Things I wish I knew when I became a founder: Product Execution

A founder’s guide to creating products people love

Bob Weishar
7 min readJan 4, 2023

Find your why & become obsessed

Find a problem you care about solving and immerse yourself in it.

Before even thinking about product execution, find a problem you care about solving. For me, it’s building products that inspire people living with health conditions (check out my company Invincible here).

While you can certainly build and deliver products that a) you don’t care about or b) don’t have meaningful impact, it sure does make things a lot more tolerable when things get hard.

Be honest to yourself about what you’re delivering

Everyone has ideas. Few people act on them. Which one are you?

Before you write a line of code, the first step is honing in on the problem to solve — ideally through an iterative product discovery process (see here). The solutions we build should solve real problems — skipping this step will result in a lot of wasted time and effort. You also should take some time to establish some internal/external goals about the product you are building (see: Google OKR process).

This post will give you a deep-dive into the product execution process for software products to help you turn ideas into the real thing.

Bring your idea to life

Make a plan. Then double it. Here’s how you bring your creation to life.

(What to Build) Defining the Product Backlog

Defining your product backlog (aka execution scope) is all about breaking big, unknown things into smaller, executable pieces. This is a key benefit of agile development because it allows you to take unknowns and turn them into knowns — and learn as you go. Product definition should focus on the what vs. the how: don’t worry about the tactical execution details (yet).

Definition always starts with some high-level goals and planning and should eventually get you to a set of scope that your development team can execute against. There are lots of ways to go about product definition, but I’m still a big fan of good ole-fashioned sticky notes (or Figma’s FigJam tool).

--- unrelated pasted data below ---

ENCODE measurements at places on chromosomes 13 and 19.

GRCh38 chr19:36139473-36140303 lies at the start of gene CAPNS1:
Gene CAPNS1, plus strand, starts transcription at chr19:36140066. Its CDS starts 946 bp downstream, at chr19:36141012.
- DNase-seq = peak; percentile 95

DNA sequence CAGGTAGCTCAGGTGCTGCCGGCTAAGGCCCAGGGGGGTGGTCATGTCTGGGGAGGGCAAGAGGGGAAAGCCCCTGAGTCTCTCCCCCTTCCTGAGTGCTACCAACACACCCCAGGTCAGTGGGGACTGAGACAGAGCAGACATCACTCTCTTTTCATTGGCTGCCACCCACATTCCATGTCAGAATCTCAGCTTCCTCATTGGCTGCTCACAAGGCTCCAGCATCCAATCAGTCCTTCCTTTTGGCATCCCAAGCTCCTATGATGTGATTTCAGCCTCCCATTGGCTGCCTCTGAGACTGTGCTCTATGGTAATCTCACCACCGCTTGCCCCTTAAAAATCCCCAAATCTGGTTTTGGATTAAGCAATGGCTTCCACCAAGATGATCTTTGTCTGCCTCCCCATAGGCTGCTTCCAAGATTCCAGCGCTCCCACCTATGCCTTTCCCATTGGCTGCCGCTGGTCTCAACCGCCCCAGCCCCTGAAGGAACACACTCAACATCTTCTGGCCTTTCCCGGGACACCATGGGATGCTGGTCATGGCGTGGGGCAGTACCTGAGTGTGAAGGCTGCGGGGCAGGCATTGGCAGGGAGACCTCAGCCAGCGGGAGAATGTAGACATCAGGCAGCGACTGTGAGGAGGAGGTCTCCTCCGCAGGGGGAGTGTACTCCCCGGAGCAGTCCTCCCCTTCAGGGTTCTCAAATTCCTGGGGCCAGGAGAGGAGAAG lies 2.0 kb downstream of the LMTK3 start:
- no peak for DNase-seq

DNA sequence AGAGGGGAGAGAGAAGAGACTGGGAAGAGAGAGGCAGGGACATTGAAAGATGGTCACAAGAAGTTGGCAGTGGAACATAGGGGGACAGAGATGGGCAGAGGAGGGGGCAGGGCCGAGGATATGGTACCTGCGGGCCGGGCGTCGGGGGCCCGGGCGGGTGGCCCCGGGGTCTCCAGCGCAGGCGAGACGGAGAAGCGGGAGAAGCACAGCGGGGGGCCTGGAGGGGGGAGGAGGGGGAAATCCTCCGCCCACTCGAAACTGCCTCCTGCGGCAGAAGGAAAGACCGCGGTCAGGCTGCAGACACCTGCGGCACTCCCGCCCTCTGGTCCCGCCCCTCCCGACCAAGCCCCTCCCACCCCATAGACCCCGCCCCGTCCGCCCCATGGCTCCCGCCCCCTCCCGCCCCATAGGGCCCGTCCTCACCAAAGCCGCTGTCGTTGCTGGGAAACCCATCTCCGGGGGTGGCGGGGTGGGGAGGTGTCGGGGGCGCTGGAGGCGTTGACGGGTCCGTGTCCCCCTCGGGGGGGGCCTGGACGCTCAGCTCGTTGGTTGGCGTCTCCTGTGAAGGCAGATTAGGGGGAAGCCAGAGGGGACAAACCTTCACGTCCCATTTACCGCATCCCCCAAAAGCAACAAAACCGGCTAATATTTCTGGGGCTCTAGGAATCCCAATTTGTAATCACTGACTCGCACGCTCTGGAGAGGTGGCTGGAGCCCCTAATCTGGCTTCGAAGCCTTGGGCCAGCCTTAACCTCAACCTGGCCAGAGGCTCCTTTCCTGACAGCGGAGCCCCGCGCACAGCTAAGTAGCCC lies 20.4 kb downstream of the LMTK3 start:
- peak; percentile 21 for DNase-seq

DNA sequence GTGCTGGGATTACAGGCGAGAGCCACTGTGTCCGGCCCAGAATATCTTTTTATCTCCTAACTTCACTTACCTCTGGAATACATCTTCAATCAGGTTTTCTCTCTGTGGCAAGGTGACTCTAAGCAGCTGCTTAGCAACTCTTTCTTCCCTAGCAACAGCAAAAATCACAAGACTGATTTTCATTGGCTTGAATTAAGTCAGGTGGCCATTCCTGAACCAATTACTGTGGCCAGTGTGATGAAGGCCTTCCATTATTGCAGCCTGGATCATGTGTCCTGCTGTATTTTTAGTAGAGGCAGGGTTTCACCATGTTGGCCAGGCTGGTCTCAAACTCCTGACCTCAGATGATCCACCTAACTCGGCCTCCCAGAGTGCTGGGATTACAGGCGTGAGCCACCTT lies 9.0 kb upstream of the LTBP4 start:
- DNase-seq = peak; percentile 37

For example, when I was writing this article, I used FigJam to break down my ideas into smaller pieces and then organize them together.

Agile development refers to these pieces as “epics” and “stories”. Epics are just high-level groups of functionality, while stories are smaller pieces of the epics that can be built.

  • Note: As you start to build out your backlog, you’ll start to have way more scope than you can build (or should). This article won’t get into concept testing, prioritization, or roadmapping, but there are lots of ways to prioritize and consider what to build first.

As you flesh out the product scope, each idea will become its own piece of executable scope. Everyone manages this process a bit differently, but at a minimum you should have well-defined requirements within JIRA tickets that design and development team members can build from.

  • Note: Product definition is a team sport. Ideally you’re working with a team of cross-functional stakeholders — including designers and developers — who will all contribute to this plan. Starting first with a high-level plan will make it easier to visualize tradeoffs and ensure you’re still focused on the problem to solve; getting in front of users early and often will keep you focused on the right task at hand.

(How to Build) Establishing Rituals & Structure

As a creative person, I used to think planning and structure killed ideas. After getting a bit wiser (thanks, dad) I’ve learned that the right structure and processes unlock creativity by allowing your team to focus on the most important problems in a time-constrained way.

Work expands to fill the time allotted

- Parkinsons Law

If you’re doing agile development, you should structure your team in 1–2 week “sprints” — or mini-release cycles that put you on the path toward delivering a larger product or release. Personally, I find 2-week sprints to be the ideal (shorter sprints are great for really early-stage ideas or teams that are still learning how to deliver).

Some other key structures or team “rituals” are: